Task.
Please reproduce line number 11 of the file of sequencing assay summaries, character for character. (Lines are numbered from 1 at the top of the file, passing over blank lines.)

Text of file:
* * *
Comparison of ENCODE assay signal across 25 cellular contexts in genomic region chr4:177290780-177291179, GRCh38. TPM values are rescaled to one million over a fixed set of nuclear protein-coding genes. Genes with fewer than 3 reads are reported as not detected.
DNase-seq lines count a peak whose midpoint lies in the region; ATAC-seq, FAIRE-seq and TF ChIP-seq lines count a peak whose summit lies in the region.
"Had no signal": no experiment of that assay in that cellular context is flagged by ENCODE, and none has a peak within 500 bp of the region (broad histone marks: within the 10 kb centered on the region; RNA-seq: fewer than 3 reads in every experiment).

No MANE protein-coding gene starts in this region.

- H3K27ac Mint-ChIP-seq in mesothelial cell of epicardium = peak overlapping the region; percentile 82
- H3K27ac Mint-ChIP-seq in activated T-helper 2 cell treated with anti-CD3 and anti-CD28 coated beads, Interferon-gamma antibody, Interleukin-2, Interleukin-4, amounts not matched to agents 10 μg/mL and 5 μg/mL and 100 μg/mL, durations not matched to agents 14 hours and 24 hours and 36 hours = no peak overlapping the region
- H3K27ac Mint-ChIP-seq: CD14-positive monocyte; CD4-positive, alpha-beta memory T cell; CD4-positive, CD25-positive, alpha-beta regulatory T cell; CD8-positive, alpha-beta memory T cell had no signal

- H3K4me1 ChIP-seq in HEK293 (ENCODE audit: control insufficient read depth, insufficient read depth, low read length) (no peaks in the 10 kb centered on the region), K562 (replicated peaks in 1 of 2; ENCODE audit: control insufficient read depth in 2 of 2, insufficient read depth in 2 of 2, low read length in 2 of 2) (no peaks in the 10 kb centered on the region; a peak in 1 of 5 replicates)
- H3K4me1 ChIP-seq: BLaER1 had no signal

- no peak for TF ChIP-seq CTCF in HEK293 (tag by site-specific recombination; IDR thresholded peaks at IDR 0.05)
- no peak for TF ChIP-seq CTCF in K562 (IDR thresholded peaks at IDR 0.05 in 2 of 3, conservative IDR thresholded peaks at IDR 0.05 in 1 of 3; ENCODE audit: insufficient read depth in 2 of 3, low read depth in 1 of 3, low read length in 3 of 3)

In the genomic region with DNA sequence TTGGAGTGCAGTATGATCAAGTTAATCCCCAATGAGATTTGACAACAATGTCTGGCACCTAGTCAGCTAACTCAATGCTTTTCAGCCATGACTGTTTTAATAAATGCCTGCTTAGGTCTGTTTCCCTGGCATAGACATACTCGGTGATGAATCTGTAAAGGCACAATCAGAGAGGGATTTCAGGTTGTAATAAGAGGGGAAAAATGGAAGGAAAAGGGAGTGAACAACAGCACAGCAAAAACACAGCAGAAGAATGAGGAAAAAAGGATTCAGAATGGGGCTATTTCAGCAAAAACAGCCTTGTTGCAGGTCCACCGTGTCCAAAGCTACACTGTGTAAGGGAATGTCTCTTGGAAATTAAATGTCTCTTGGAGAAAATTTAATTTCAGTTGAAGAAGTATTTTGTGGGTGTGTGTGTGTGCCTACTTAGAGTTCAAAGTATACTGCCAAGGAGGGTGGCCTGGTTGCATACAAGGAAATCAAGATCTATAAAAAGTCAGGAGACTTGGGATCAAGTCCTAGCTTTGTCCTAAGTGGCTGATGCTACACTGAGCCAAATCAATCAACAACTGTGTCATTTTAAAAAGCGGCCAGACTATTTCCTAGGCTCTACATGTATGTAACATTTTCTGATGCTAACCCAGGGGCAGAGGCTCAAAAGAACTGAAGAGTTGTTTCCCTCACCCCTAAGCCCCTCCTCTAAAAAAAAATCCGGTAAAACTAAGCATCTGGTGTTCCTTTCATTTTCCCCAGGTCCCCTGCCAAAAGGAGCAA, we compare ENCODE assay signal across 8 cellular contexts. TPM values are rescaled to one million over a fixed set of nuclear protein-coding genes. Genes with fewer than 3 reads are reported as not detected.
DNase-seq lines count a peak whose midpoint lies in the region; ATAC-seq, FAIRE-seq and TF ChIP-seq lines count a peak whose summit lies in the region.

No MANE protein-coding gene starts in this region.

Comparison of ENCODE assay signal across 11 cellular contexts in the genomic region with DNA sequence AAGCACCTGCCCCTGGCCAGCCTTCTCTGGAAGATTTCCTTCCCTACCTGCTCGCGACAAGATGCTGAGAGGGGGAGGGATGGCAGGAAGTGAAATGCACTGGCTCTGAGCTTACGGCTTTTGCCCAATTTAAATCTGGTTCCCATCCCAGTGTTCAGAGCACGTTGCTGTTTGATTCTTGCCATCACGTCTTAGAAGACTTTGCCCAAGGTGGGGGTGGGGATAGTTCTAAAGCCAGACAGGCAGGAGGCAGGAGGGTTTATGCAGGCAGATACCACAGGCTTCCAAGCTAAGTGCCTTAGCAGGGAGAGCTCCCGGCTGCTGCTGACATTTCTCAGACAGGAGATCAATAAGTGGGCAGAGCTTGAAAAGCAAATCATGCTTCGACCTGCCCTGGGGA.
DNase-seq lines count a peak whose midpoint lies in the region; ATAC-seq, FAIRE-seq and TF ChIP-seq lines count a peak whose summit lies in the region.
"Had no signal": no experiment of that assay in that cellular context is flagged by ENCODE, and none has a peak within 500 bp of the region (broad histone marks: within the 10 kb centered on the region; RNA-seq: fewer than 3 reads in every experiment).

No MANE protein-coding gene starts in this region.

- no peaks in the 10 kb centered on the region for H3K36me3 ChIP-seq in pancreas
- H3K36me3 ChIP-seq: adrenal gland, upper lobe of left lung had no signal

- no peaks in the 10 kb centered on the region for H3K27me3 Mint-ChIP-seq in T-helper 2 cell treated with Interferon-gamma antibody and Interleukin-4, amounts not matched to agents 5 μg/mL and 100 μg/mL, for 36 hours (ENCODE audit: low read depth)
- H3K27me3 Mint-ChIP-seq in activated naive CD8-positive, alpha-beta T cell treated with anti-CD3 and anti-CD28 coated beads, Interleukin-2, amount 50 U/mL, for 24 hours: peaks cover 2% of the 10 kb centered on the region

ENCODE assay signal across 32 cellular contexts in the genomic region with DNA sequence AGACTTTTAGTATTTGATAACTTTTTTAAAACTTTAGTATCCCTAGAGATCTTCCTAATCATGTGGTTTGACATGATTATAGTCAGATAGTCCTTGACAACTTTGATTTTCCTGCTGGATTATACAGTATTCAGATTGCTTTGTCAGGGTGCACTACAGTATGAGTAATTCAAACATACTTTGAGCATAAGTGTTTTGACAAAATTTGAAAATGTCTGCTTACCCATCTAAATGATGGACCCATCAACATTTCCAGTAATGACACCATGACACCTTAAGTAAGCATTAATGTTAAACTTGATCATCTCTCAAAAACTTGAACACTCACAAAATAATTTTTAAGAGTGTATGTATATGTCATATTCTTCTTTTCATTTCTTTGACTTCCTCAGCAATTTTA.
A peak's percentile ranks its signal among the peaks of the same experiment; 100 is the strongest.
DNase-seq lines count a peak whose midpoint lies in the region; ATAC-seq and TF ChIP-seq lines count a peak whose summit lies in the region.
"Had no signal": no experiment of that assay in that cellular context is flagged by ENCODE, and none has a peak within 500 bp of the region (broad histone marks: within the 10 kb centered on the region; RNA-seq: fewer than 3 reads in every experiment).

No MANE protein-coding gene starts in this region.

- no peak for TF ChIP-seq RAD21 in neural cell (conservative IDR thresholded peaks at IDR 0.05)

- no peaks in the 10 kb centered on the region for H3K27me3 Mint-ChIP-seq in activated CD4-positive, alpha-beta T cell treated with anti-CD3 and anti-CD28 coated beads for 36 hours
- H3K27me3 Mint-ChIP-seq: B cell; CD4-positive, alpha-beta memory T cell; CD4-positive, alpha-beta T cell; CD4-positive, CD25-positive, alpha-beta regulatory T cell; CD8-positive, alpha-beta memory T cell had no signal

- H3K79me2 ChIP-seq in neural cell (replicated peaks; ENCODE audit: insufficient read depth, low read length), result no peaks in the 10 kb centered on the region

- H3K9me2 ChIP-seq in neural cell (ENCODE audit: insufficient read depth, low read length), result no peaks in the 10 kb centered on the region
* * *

- no peak for TF ChIP-seq CTCF in K562 (IDR thresholded peaks at IDR 0.05 in 2 of 3, conservative IDR thresholded peaks at IDR 0.05 in 1 of 3; ENCODE audit: insufficient read depth in 2 of 3, low read depth in 1 of 3, low read length in 3 of 3)